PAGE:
AI in Audit: Time for a reality check across technology providers

Accountants across the world spent much of 2018 debating and hypothesising about the impact of Artificial Intelligence on the professional services they provide, with audit being a key service many zeroed in on.

I was fortunate to attend many conferences around the world featuring a wide range of keynote speakers. Some promoted doom and gloom – the automation of all compliance work and removal of “traditional” accounting services.

But many shared a vision of an exciting future for the profession as lower-value activities are automated, allowing accountants to provide more valuable services to the corporate world. Certainly, this was the message my own keynotes promoted.

However, one trend that repeatedly appeared across conferences, social media and many other marketing channels was increasing hyperbole regarding the current state of AI in audit and the ways such technologies are having a tangible impact right now.

For a service inherently possessing an expectation gap between stakeholders and the accounting firms delivering audits, this lays an incredibly dangerous path towards an undesirable destination.

What is being said?

To articulate my point, here are some of the examples I experienced from tech providers:

“Hey Siri, I have a client meeting in 1 hour, can you perform an audit immediately?”. I mean, my teams 5 years ago wouldn’t have even drafted the engagement letter in this time, so the 100% progress bar that followed was perplexing…

“Audit failures like Carillion would be avoided if audit firms used AI to test journal transactions”. We would just need all fraudsters to commit their fraud via manual journal entries and this would be fine…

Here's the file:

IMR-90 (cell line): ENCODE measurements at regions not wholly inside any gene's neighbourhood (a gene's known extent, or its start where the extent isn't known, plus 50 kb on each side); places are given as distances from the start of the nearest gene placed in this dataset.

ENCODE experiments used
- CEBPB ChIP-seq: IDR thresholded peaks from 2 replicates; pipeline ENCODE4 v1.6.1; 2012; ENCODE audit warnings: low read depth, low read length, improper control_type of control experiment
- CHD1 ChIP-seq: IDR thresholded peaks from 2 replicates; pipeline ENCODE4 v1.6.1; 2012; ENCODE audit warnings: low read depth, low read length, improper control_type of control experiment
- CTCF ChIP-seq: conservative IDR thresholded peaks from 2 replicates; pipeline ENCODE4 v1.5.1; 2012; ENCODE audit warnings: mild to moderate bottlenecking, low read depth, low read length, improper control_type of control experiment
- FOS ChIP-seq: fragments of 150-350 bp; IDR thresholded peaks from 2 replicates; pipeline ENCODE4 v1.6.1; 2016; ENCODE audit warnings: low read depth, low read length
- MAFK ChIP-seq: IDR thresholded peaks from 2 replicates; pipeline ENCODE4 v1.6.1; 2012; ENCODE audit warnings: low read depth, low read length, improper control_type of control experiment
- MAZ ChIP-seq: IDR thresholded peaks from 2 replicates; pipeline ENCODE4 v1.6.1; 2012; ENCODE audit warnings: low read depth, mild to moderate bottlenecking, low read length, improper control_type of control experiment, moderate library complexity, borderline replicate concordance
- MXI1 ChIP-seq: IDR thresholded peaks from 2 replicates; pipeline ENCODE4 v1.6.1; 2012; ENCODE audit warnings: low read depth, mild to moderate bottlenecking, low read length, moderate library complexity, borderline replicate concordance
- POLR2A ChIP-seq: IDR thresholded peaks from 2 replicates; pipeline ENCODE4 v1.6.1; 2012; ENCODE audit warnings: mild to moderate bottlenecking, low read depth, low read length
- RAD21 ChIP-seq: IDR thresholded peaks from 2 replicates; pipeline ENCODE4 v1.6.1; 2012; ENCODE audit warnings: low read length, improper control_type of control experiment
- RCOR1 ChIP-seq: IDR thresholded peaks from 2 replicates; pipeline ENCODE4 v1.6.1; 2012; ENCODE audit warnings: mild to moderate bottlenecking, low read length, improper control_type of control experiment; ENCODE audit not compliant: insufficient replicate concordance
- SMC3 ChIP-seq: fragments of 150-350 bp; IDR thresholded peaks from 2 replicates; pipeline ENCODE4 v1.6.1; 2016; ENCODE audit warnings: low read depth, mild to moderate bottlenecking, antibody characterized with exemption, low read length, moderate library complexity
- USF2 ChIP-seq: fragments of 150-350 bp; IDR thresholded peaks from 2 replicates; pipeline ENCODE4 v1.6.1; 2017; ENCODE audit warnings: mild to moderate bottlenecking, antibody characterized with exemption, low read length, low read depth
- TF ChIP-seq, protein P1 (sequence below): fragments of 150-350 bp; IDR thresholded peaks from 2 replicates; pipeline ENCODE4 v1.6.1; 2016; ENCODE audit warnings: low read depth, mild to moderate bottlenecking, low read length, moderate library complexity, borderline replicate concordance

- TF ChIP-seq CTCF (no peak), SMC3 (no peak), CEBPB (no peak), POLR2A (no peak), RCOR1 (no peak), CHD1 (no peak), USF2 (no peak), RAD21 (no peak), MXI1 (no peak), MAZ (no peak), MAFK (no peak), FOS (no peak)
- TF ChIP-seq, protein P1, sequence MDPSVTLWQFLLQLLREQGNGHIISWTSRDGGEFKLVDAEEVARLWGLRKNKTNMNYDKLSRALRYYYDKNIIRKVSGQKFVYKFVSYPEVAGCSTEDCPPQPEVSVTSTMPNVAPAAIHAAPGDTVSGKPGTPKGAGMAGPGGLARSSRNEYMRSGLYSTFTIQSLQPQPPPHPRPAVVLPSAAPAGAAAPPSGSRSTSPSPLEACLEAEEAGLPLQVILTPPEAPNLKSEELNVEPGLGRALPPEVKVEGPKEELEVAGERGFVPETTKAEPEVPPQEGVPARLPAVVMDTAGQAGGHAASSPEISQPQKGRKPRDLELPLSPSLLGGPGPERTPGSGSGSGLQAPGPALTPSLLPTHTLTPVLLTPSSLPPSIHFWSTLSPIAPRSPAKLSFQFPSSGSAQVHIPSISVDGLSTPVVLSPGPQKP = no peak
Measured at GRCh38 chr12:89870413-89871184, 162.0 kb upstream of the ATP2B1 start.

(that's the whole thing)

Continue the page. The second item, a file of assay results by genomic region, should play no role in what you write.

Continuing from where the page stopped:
“AI will replace reasonable assurance with complete, 100% assurance”. Just think about the impact such a claim would have on audit fees and professional indemnity insurance…

Why is this so risky?

One of the fundamental skills accountants and auditors hone during their career is professional scepticism. This means creative marketing and hyperbole by tech providers is something they can quickly identify.

Yet, in 2019 the accounting profession will be subjected to an unprecedented level of scrutiny from external stakeholders. Most notably, in the UK market a competition review is ongoing to consider mechanisms to increase the competition between accounting firms – particularly in the listed space, where the Big 4 firms conduct 97% of audits.

Technology is repeatedly mentioned as one mechanism to increase competition. I certainly support this idea, as many of the so called “challenger” firms are customers of ours using our technology and expertise to compete with the Big 4 firms. Yet to set an expectation that any of the statements above are achievable or even appropriate runs the risk that those less experienced in what an audit truly is will exaggerate the immediate impact technology such as AI could make.

The most recent efforts to improve competition in the listed space – the mandatory firm rotation rules implemented following the 2007 financial crisis – actually resulted in reduced competition. It is therefore critical the solutions proposed to improve the audit sector now are not flawed at their outset.

Balance is key

I firmly believe in the value AI can add to auditing. The application of AI is already supporting auditors in performing a broad range of activities, improving quality and effectiveness.

But AI is just one example of how auditors can leverage emerging technologies. Data analytics, robotic process automation and process mining are just a few examples of techniques that can enhance established auditing techniques or re-imagine the audit of the future.

This array of capabilities is something we converge in our InfloHI functionality, but there is inherently a challenge in promoting such functionality to firms. The concept has huge potential – leveraging the judgements of auditors globally across a worldwide pool of clients to arrive at more informed decisions. Yet, the key focus must initially be on the tangible quick wins available to firms now, which can feel like evolution rather than revolution.

If we want the accounting profession to take a bold step forward in 2019, tech providers must play their part in representing the best interests of the profession. Only through substance will reform be achieved.

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